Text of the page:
[RFC] xfs: prevent overwrite of pinned log tail
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Message ID 1497472697-3574-1-git-send-email-bfoster@redhat.com
State New
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Commit Message

Brian Foster June 14, 2017, 8:38 p.m. UTC
If the log tail is pinned, the head pushes right up behind it and
the tail moves forward, it's possible for the next N log buffer
writes to overwrite the previously pinned tail. If those log writes
all happen to partially fail, the filesystem shuts down having
corrupted the tail pointed to by the last good record in the on-disk
log.

On the subsequent mount, log recovery identifies the partially
written buffers, walks the head back to the last good record and
uses the tail for that record. If that tail has been corrupted by
the aforementioned failed log writes, log recovery will likely fail
with log record CRC errors. Even though the tail was moved forward
and safely overwritten at runtime, the broader log recovery failure
leads to the loss of changes beyond the overwritten tail (i.e.,
starting from wherever the tail was pushed forward to) to the
current head.

This is a possible data loss and filesystem corruption vector. To
avoid this problem, leave a buffer of unreservable space behind the
current in-core tail equal to the maximum amount of log data that
can be written out at one time. This ensures that if the log writes
fail, they cannot have overwritten the previous tail and the errors
are detected and the filesystem shuts down before that occurs.

Not-Signed-off-by: Brian Foster <bfoster@redhat.com>
---

This RFC is fallout from the recent log recovery error thread[1]. Note
that there is no confirmation of root cause on that thread atm, but I
suspect something like this could be the culprit.

I was initially thinking we'd need to do something like serialize a log
buffer write against an AIL push before we get into the state where this
problem is possible. As it turns out, I think iclog issue time is much
too late to accomplish something like that because the in-core log
buffers have already been constructed/formatted.

This RFC is a step back from that train of thought and is an experiment
that I believe does actually prevent the problem. I don't think it's a
proper fix, however, for one because it has rather broad ramifications
in that it steals and makes unusable a portion of the on-disk log.
Further, the more I think about this, the more this seems to be a log
recovery problem more than anything. This situation is only possible at
runtime if the in-core tail has been moved forward, meaning the data at
the previous tail has been successfully written back.

Therefore, it seems more like it should be the responsibility of log
recovery to deal with this correctly. For example, if the head is walked
back some number of blocks due to a partially written record, log
recovery should accommodate that the updated tail may be stale if it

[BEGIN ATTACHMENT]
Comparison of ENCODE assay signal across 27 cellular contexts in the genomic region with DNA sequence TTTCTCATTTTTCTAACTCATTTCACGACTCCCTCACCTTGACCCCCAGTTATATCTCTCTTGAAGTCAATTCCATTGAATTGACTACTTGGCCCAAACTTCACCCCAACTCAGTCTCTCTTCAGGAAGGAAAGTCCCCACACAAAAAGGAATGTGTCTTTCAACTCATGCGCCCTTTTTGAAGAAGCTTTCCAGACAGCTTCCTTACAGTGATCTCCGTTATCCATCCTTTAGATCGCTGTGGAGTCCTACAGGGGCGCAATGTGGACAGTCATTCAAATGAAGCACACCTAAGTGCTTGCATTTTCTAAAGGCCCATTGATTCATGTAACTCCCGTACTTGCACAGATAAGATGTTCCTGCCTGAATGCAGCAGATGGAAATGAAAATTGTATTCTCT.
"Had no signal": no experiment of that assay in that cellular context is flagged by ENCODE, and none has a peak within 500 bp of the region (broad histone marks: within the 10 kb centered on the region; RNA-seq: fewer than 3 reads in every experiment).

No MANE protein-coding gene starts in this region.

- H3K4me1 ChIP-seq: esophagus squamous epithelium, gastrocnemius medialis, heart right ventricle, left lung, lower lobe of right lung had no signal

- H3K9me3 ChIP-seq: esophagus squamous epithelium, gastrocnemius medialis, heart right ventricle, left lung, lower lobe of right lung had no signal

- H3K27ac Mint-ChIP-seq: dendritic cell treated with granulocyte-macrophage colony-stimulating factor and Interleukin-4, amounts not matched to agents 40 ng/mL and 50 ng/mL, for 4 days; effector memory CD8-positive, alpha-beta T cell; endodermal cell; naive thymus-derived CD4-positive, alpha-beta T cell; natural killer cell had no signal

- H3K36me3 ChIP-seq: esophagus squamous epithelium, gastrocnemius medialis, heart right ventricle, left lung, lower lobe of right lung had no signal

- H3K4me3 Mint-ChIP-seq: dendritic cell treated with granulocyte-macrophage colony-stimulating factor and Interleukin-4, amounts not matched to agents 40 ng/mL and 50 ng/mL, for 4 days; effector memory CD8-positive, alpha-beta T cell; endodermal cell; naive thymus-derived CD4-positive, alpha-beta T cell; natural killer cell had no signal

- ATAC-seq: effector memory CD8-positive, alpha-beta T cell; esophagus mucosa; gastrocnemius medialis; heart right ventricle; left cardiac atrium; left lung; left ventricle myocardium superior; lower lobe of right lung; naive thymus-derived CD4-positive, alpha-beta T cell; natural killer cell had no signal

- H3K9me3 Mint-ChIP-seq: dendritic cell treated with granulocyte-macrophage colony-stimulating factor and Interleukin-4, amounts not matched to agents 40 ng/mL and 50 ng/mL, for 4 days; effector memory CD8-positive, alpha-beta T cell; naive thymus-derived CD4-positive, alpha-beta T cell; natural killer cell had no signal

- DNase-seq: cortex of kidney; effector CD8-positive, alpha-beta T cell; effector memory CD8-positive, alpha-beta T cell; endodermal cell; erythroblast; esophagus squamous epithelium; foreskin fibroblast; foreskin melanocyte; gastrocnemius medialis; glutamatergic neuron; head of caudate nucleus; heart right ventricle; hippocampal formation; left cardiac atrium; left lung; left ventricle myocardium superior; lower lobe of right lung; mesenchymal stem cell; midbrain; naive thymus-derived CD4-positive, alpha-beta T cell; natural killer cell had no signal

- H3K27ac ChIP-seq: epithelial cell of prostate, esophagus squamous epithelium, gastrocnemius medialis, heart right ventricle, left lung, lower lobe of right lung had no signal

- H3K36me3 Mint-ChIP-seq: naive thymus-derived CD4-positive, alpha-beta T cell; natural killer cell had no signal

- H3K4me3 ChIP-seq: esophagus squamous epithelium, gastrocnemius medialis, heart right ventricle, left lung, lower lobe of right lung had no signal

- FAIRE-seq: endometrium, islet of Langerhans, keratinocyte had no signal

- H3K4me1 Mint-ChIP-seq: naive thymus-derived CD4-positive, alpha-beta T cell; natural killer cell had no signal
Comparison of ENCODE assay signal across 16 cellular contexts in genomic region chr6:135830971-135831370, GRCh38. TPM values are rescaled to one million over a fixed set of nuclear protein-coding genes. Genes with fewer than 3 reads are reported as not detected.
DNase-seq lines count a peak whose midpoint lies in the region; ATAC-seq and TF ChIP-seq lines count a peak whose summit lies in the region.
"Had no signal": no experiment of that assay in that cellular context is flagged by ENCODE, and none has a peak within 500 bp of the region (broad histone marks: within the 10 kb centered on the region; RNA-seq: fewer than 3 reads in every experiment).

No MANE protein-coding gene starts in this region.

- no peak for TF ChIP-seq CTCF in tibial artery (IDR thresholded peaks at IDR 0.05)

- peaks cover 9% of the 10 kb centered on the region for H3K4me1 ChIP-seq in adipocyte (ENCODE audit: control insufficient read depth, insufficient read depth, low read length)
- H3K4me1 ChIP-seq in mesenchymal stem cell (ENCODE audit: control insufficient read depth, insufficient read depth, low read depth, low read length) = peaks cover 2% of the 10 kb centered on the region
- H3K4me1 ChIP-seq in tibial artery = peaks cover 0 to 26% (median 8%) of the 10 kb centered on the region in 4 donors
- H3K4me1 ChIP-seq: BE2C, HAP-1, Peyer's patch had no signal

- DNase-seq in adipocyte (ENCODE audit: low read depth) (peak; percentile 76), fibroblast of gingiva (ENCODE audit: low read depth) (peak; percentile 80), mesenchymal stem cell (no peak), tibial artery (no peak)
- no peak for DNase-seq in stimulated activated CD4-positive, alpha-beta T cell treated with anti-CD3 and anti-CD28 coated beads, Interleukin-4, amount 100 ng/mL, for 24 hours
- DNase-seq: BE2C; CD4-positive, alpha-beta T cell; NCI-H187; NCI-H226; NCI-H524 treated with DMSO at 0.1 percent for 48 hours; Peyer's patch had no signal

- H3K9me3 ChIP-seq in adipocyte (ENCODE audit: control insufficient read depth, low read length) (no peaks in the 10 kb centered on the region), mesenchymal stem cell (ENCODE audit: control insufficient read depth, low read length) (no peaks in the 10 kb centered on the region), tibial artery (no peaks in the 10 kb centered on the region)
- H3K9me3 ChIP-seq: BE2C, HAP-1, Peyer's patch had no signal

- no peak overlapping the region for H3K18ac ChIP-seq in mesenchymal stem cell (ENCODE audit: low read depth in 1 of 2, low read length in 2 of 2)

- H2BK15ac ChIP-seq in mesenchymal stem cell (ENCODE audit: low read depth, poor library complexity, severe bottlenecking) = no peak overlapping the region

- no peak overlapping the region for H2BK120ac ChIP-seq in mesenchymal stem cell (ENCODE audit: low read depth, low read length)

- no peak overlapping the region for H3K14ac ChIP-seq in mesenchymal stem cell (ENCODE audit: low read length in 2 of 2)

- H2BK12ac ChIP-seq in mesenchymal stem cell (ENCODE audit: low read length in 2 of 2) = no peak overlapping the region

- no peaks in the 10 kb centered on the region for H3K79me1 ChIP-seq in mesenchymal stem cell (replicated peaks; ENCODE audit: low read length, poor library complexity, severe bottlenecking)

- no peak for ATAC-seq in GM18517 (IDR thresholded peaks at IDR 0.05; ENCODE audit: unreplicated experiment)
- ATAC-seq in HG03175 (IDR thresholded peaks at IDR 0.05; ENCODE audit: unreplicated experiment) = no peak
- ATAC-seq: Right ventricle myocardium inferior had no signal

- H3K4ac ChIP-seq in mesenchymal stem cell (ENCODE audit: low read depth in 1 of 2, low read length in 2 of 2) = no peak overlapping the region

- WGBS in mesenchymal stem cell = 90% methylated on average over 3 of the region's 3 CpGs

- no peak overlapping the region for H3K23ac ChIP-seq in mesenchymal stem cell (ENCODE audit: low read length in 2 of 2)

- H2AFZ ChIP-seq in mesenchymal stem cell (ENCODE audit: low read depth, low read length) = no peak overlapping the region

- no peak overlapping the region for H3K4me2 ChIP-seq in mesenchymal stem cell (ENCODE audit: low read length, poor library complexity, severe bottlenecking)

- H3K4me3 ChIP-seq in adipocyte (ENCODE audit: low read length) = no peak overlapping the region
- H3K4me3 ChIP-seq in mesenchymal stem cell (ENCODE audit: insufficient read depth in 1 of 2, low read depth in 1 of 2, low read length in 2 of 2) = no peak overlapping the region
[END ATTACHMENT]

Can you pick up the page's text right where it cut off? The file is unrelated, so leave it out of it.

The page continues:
points into that range. I think this means the tail may need to be
walked forward to the point where log recovery can be safely attempted.
The challenge there may be to distinguish between a stale tail pointer
and true corruption (where log recovery should actually fail).

This is still not fully thought out. I'm posting this for thoughts or
comments in the meantime. While I can sort of emulate this problem, I
also think I need to enhance the current recipe I have to something that
more resembles a legitimate reproducer. Enough rambling for now...
thoughts or comments appreciated.

Brian

[1] http://www.spinics.net/lists/linux-xfs/msg07499.html

 fs/xfs/xfs_log.c | 23 +++++++++++++++++++++++
 1 file changed, 23 insertions(+)

Patch
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diff --git a/fs/xfs/xfs_log.c b/fs/xfs/xfs_log.c
index 3731f13..8a4ee89 100644
--- a/fs/xfs/xfs_log.c
+++ b/fs/xfs/xfs_log.c
@@ -1140,6 +1140,7 @@  xlog_space_left(
 	int		tail_cycle;
 	int		head_cycle;
 	int		head_bytes;
+	int		tail_window;
 
 	xlog_crack_grant_head(head, &head_cycle, &head_bytes);
 	xlog_crack_atomic_lsn(&log->l_tail_lsn, &tail_cycle, &tail_bytes);
@@ -1167,6 +1168,28 @@  xlog_space_left(
 		ASSERT(0);
 		free_bytes = log->l_logsize;
 	}
+
+	/*
+	 * Now that we have the physical free space, leave a buffer between how
+	 * far we can push the head behind the tail. If the tail is pinned long
+	 * enough for the head to push right up behind the tail, chances are the
+	 * last good record in the log points to the current tail. If the tail
+	 * moves forward and the next N log buffer writes all happen to fail in
+	 * spectacular fashion (i.e., partial write failure), we'll potentially
+	 * overwrite the tail of the last good record in the log.
+	 *
+	 * This causes problems for log recovery when it identifies the partial
+	 * writes, walks the head back to the end of the last good record in the
+	 * log and attempts to verify that record's tail (the one we've just
+	 * corrupted). To avoid this problem, leave a window of unusable space
+	 * behind the current tail large enough to guarantee that the next N log
+	 * buffers cannot overwrite the old tail. The size is based on the max
+	 * possible number of iclog buffers in flight at one time (plus 1 for
+	 * caution).
+	 */
+	tail_window = log->l_iclog_size * (log->l_iclog_bufs + 1);
+	free_bytes -= MIN(free_bytes, tail_window);
+
 	return free_bytes;
 }